Towards A Practical Fix For Hall of Fame VotingProcedures
How can we improve Hall of Fame ballotting? Daniel Greenia has some suggestions.
There’s a phrase that’s popular among the voters for the Hall of
Fame: "I know one when I see one." This goes along with
another idea that’s often expressed, that if you have to think about
whether a player is deserving of enshrinement, than he is not. Given
this casual approach, it’s no wonder that many of their selections
have been widely criticized.
What is a hall of famer?
Are there any requirements, any written standards for voters to
follow? Here is Rule #5 used by the Hall itself: "Voting shall be
based upon the player’s record, playing ability, integrity,
sportsmanship, character, and contributions to the team(s) on which
the player played." This is clarified only slightly by Rule #6:
"No automatic elections based on performances such as a batting
average of .400 or more for one (1) year, pitching a perfect game or
similar outstanding achievement shall be permitted." There is one
statistical standard mentioned in Rule #3(B): "Player must have
played in each of ten (10) Major League championship
The above doesn’t give us much to go on. Let’s
look at how many players have been elected to give us a better idea of
just what is a hall of famer. At present, 189 men are in the Hall
based upon their play in the Major Leagues. Add to this at least
16 other future hall of famers (active in the past five years and so
not yet eligible): Eddie Murray, Ryne Sandberg, Paul Molitor, Dennis
Eckersley, Wade Boggs, Cal Ripken, Tony Gwynn, Mark McGwire, Barry
Bonds, Rickey Henderson, Ken Griffey, Jr., Roger Clemens, Greg Maddux,
Randy Johnson, Frank Thomas, and Mike Piazza. Don’t forget Pete
Rose and Joe Jackson, who are also ineligible. Also add Gary
Carter, whose election appears to be imminent.
So we could say a hall of famer is one of the top 208
players in major league history. That’s a lot of guys, too many
to "get your head around." But the point to see here is
that a hall of famer is not strictly one of the all-time greats.
Along with Cobb and Koufax, it’s guys like Elmer Flick, Phil Rizzuto
and Kiki Cuyler. The average hall of fame pitcher looks a lot
more like Red Faber than he does Nolan Ryan.
How did the Hall come to have so many members?
Throughout most of its history the Hall has used a two-tiered
voting system: the regular balloting by the baseball writers (BBWAA),
voting on players retired up to thirty years ago (this was shortened
to twenty years in 1964); and the Old-timers or Veterans Committee
(VC) electing players retired before this time span.
Unfortunately, the VC was always too small to contain
a broad consensus of baseball knowledge, never more than 15
members. On top of this, they voted face-to-face by open ballot,
where personal influences contaminated their decisions. This led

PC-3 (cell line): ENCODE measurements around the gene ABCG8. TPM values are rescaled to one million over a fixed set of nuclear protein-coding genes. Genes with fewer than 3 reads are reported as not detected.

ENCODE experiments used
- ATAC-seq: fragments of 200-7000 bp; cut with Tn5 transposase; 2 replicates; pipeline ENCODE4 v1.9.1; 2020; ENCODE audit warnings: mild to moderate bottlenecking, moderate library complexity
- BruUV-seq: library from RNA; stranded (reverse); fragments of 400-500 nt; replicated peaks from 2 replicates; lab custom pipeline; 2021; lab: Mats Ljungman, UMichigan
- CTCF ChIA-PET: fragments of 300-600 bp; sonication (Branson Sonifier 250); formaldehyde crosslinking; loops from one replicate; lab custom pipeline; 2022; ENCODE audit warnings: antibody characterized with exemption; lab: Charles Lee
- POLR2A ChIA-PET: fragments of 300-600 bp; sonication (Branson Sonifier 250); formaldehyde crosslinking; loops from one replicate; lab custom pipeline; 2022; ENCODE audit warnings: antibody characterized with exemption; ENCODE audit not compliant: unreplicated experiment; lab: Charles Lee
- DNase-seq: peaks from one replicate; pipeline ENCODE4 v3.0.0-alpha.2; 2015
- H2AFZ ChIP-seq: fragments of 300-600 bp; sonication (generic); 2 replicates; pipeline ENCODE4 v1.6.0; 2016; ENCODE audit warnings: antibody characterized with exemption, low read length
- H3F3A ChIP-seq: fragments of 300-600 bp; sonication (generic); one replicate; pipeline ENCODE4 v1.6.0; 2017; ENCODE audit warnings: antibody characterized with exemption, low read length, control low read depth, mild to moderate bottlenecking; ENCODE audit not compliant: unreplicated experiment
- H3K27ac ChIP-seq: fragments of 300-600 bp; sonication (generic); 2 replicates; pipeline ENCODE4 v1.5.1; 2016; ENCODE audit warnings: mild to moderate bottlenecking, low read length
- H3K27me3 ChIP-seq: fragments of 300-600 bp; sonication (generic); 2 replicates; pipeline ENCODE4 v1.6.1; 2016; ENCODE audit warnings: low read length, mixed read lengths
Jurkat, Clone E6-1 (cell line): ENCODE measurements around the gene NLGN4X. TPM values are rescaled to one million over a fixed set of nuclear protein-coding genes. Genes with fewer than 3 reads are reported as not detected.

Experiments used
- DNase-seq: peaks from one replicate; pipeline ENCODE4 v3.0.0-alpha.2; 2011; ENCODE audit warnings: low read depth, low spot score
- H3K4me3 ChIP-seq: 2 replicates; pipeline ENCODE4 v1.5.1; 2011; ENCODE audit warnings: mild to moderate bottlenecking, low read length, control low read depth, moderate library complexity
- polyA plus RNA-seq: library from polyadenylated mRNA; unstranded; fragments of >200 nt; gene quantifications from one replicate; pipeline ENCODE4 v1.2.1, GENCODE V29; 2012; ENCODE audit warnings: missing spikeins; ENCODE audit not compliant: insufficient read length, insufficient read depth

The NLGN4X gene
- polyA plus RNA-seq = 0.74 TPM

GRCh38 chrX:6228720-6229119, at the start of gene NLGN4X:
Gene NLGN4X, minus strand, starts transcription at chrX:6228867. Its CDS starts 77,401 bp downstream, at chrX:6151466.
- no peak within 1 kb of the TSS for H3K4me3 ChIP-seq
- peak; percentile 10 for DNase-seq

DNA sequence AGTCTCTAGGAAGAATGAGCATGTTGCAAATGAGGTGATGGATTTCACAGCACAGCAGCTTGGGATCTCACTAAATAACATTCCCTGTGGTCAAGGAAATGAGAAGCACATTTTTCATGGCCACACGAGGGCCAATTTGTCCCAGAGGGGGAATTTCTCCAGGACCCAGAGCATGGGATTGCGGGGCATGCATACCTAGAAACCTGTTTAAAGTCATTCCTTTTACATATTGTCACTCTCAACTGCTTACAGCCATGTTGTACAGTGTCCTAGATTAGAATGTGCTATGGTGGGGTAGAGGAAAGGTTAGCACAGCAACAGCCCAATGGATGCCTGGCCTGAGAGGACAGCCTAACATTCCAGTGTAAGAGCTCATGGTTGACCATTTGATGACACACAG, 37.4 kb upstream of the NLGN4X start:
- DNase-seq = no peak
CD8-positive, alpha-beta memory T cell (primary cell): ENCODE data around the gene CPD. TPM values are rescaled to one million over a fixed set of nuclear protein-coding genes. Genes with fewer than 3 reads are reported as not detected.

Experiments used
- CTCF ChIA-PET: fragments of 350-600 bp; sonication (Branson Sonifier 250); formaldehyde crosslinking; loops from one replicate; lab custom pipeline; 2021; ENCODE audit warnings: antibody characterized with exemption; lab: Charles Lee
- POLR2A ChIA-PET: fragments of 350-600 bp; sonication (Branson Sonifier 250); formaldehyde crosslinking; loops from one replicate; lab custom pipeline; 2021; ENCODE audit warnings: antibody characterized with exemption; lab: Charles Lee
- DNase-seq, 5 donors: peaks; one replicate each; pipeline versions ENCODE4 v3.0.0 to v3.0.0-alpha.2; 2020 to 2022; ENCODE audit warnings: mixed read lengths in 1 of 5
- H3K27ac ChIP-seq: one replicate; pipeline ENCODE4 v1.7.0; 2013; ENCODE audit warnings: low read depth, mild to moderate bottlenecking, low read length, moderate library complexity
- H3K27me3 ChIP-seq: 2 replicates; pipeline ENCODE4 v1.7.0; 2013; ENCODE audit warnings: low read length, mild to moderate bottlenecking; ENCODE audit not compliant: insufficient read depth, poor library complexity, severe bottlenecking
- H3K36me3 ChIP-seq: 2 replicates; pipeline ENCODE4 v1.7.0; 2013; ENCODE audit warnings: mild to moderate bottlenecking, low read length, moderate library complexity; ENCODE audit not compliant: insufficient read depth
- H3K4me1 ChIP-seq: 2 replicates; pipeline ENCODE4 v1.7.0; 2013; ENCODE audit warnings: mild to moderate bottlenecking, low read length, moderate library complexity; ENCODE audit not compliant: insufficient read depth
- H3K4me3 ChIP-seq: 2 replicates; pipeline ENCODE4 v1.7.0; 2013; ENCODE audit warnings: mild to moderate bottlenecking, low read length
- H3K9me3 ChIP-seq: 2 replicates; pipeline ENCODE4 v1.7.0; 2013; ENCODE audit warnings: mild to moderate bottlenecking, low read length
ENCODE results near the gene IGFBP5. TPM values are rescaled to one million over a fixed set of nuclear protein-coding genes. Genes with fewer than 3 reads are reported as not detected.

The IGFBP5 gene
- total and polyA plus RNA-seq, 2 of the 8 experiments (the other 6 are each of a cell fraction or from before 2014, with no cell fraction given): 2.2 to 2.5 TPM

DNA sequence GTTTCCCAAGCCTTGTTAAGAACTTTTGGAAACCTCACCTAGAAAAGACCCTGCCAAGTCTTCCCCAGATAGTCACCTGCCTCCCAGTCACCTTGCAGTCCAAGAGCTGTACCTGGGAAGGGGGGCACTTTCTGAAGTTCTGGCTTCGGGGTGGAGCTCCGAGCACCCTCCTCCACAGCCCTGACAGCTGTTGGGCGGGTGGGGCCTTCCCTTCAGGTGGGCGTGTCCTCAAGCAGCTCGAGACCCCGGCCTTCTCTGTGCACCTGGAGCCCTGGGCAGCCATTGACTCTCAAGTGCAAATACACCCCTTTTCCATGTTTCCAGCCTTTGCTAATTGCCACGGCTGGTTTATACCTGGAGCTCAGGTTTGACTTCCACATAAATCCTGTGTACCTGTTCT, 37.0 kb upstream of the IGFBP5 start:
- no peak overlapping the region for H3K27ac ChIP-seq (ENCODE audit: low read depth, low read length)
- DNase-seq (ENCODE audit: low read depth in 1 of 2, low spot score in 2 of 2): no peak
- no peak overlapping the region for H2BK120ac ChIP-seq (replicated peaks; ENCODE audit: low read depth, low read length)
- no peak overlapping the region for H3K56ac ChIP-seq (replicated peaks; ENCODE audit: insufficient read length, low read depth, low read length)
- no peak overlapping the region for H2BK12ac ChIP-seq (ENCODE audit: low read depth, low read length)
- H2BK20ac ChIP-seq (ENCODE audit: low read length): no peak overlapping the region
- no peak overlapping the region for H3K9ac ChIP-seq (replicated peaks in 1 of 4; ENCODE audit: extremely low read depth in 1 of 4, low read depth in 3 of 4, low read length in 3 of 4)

to the VC allowing in many players who were below the standards
established by the writers.
This leads to my suggestions.
Dissolve the Veterans Committee
By the mid 1960’s, the VC had fulfilled its mandate of honoring
the greats from the early days. Indeed, for the past forty years their
selections have usually been players who expired from the writers’
ballot after repeated rejections. The VC’s "corrections" of
the writers’ "oversights" has severely damaged the hall of
fame’s reputation as the bestower of baseball’s ultimate honor.
It wouldn’t be so bad if the VC were electing players
who nearly made it in the BBWAA voting before their eligibility
ended. But many of the VC selections are players who received
very little support from the writers. For example, here is the
maximum support received by ten players enshrined by the VC who the
writers rejected since 1960: Chick Hafey-29 votes, 11%; Joe Sewell-23
votes, 9%; Heinie Manush-22 votes, 9%; Jesse Haines-22 votes, 8%;
Travis Jackson-14 votes, 7%; Earl Averill-14 votes, 5%; Larry Doby-10
votes, 3%; Fred Lindstrom-7 votes, 4%; George Kelly-5 votes, 2%; and
Rick Ferrell-1 vote, 0.5%. (Actually, two of these, Averill and Doby,
are usually rated by baseball scholars as being qualified for the
But in addition to eight of the above, there are at
least 16 other VC selections that are clearly not among the top 208
players. Alphabetically they are Chief Bender, Jim Bottomley,
Frank Chance, Jack Chesbro, Earle Combs, Harry Hooper, Waite Hoyt,
George Kell, Rube Marquard, Tommy McCarthy, Ray Schalk, Red
Schoendienst, Joe Tinker, Lloyd Waner, Vic Willis and Ross
While there was a need for a Veterans Committee in the early years
of the Hall, their mission has long since been accomplished. There
doesn’t seem to be any reason (even in their reconstituted form) for
them to continue to pick through the pile of leftover candidates.
Combine the Electorates
We need a new system with a single voting body following rules
that ensure they elect the top players to the Hall. Who will comprise
this voting body? The Hall’s board of directors seems unwilling to
open up the process, so let’s work with what we have.
Let’s give an equal say to each of the existing electorates. Let
the 89 VC voters vote together with 89 selected baseball writers. This
would be an improved electorate over what we now have. Currently, over
500 writers vote in the annual regular election. Many of these voters
don’t seem to do a very good job, casting questionable ballots due to
ignorance or carelessness. Limiting them to 89 voters should give us
the cream of the crop among the writers.
Vote for Who You’ve Seen
Even with this combined electorate, it’s hard to see how they can
fairly evaluate candidates who they never personally saw play. I don’t
think we should expect this group to make decisions that require them
to analyze players from long-past eras. Let’s limit their candidates